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In a sense, the term "performance muffler" is almost an oxymoron. "Muffler," or "silencer" in the United Kingdom, refers to the suppression of sound, but that is a secondary consideration in a performance setting. The same things that a muffler does to reduce noise are also factors that can inhibit an automobile from being all that it can be in terms of power. Therefore, a performance muffler is basically a compromise between the two extremes.
In a standard muffler, the rush of exhaust gasses and sound waves enters a central chamber that contains a set of perforated tubes. These tubes delay and deflect the sound waves into two competing vibrations that essentially cancel each other out. The result, if all goes well, is a whisper instead of a roar.
The problem is that this single entry point sometimes causes a backup of the exhaust gasses, much like the traffic delay just before a tunnel. That's called "back pressure," and it is what a performance muffler is designed to eliminate. One way of doing that is to provide several entrances for the gasses and sound, a "flow-through" technology that allows freer passage for the former while still dealing with the latter.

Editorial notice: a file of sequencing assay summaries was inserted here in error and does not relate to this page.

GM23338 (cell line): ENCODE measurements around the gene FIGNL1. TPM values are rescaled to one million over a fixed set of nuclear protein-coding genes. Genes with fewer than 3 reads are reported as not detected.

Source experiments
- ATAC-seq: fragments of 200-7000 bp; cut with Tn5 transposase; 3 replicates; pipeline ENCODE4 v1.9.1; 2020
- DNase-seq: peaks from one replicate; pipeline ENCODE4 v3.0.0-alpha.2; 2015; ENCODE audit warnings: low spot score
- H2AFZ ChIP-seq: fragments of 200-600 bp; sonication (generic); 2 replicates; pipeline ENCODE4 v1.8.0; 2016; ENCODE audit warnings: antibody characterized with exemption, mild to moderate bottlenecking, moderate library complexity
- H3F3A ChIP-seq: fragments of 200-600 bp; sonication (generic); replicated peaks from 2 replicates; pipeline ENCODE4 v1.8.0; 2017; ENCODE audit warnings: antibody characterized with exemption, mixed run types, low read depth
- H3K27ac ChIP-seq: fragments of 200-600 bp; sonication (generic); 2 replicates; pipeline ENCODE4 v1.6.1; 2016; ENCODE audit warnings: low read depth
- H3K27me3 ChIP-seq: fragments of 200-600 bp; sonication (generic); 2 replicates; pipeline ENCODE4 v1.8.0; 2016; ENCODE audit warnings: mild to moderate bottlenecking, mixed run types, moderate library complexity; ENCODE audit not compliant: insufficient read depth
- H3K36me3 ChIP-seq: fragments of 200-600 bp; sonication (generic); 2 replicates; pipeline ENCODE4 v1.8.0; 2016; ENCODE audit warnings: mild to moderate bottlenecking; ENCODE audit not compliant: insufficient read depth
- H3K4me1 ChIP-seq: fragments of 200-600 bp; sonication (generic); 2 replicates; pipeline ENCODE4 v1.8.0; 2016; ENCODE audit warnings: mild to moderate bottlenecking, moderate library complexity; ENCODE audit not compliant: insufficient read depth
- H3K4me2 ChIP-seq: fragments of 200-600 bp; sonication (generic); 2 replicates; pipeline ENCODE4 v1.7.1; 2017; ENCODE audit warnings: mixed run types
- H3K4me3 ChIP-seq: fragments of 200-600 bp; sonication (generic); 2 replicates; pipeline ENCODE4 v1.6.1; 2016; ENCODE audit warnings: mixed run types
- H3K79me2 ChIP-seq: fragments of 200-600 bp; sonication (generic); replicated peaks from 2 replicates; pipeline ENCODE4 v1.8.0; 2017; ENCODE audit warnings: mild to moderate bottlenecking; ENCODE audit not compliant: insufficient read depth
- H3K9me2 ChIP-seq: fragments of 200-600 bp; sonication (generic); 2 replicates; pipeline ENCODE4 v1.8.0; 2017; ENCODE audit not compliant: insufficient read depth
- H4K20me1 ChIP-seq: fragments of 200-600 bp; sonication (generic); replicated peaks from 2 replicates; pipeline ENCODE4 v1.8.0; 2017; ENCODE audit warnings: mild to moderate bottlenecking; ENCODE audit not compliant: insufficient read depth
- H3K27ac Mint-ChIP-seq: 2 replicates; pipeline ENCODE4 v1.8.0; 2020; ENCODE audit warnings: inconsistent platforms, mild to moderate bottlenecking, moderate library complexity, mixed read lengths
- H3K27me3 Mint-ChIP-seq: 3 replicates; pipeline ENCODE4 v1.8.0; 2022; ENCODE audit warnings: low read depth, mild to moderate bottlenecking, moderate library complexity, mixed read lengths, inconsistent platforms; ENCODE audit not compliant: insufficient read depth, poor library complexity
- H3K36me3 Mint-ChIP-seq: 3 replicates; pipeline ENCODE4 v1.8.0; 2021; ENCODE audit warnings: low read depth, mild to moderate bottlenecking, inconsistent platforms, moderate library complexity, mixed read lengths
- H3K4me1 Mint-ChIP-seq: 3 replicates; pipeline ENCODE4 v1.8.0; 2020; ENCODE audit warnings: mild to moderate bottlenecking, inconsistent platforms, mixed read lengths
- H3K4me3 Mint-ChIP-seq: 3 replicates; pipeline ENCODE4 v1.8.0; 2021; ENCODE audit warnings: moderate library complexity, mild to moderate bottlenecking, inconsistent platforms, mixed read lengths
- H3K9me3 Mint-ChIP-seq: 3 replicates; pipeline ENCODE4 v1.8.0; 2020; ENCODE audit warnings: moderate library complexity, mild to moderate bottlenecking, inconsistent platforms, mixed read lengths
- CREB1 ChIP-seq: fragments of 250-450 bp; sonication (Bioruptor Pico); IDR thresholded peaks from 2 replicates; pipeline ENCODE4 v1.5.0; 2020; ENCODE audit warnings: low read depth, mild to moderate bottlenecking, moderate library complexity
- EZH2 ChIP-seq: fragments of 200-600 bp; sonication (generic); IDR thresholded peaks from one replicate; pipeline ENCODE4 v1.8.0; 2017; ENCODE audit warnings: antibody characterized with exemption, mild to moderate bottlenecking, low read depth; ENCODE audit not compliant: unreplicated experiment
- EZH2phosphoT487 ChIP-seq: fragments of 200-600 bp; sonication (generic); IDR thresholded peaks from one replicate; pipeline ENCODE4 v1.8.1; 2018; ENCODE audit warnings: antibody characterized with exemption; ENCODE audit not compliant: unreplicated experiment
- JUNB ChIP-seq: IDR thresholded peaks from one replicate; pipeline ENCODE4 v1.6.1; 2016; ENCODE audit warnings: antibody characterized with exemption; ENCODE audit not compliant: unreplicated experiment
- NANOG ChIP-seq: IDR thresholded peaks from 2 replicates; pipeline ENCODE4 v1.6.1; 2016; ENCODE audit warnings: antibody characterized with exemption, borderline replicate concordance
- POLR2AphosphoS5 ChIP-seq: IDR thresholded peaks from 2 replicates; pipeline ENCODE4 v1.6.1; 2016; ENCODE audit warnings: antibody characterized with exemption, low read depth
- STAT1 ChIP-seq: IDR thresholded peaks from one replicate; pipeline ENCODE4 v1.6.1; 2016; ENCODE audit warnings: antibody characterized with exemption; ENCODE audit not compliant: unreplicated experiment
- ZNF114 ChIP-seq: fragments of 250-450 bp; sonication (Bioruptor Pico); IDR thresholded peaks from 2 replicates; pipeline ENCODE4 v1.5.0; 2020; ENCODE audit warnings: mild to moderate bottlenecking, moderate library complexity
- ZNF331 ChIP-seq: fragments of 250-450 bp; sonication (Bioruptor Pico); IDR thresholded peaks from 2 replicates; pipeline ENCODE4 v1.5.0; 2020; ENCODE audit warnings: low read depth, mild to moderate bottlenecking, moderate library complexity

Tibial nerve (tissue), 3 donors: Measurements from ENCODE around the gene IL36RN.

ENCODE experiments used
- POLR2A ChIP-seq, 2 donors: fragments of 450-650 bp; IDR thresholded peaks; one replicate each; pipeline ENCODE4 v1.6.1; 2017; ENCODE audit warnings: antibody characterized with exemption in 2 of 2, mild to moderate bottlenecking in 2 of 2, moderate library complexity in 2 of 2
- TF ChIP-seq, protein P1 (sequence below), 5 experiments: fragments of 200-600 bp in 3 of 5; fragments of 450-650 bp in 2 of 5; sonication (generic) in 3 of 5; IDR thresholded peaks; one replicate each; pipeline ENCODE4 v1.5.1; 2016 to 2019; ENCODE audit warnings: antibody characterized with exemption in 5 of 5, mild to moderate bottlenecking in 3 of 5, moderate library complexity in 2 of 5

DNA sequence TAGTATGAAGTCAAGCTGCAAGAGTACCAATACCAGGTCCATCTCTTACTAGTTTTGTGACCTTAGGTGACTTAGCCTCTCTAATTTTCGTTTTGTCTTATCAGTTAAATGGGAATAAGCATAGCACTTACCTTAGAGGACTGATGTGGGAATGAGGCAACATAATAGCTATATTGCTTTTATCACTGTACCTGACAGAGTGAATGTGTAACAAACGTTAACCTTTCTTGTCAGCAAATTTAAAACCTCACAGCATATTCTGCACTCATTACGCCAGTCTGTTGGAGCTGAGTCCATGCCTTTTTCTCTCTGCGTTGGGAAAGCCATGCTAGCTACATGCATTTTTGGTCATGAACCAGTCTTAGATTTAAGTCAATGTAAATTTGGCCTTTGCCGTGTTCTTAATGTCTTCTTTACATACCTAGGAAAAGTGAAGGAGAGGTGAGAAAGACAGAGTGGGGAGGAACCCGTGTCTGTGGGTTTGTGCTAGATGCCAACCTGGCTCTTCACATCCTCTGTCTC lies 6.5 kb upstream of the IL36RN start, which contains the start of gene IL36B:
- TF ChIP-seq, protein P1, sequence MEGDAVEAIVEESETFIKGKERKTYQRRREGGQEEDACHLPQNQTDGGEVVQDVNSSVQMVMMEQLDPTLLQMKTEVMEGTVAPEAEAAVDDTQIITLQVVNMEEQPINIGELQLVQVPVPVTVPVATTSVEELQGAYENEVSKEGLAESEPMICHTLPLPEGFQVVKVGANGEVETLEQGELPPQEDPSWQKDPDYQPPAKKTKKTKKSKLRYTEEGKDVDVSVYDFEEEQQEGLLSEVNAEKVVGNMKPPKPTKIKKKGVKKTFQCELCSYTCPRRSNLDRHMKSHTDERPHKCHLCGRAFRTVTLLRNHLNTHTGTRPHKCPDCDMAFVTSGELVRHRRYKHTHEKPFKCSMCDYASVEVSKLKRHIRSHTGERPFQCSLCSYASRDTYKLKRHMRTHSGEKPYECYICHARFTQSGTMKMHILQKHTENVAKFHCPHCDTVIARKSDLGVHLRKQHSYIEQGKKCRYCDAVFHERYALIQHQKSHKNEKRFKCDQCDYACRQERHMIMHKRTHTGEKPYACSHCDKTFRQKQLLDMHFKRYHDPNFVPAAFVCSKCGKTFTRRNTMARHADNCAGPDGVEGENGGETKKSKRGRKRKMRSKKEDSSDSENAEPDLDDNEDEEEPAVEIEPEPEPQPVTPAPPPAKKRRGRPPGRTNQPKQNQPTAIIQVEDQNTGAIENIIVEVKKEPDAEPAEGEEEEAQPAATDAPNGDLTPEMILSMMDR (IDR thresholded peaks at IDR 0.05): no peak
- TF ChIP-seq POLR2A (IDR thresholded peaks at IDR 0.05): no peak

There are roughly three classifications of car owners as far as mufflers are concerned. Some want as little racket as possible -- and are, in fact, quite concerned about violating anti-noise ordinances in their communities. Others like the healthy growl of a less-restrained performance muffler, while the hard-core custom car owners don't care how loud it is.
Indeed, that macho growl is a selling point for many factory mufflers. Some advertisers compare it to music. The Web site of performance manufacturer MagnaFlow®, meanwhile, even has a feature with which you can type in the make of car you own and hear on a sound file what it would sound like with a performance muffler underneath it.
Then there is Flowmaster®, which has developed a performance muffler that touts itself as the best of both worlds -- increased power and less back pressure, yet greatly reduced noise. This is accomplished with electronic sensors that keep the muffler "in tune" and more closely regulate the device that manipulates the sound waves inside the muffler. The result is generally a bit louder than a factory muffler, yet still well below the range required by most municipal codes.
As might be expected, performance mufflers are not inexpensive. They are generally part of a complete performance exhaust system, which means the standard pipes and muffler must be cut away to make room. Moreover, such systems, like most custom parts, carry a wide range of prices, from $500 US Dollars (USD) to well over $3,000 USD.
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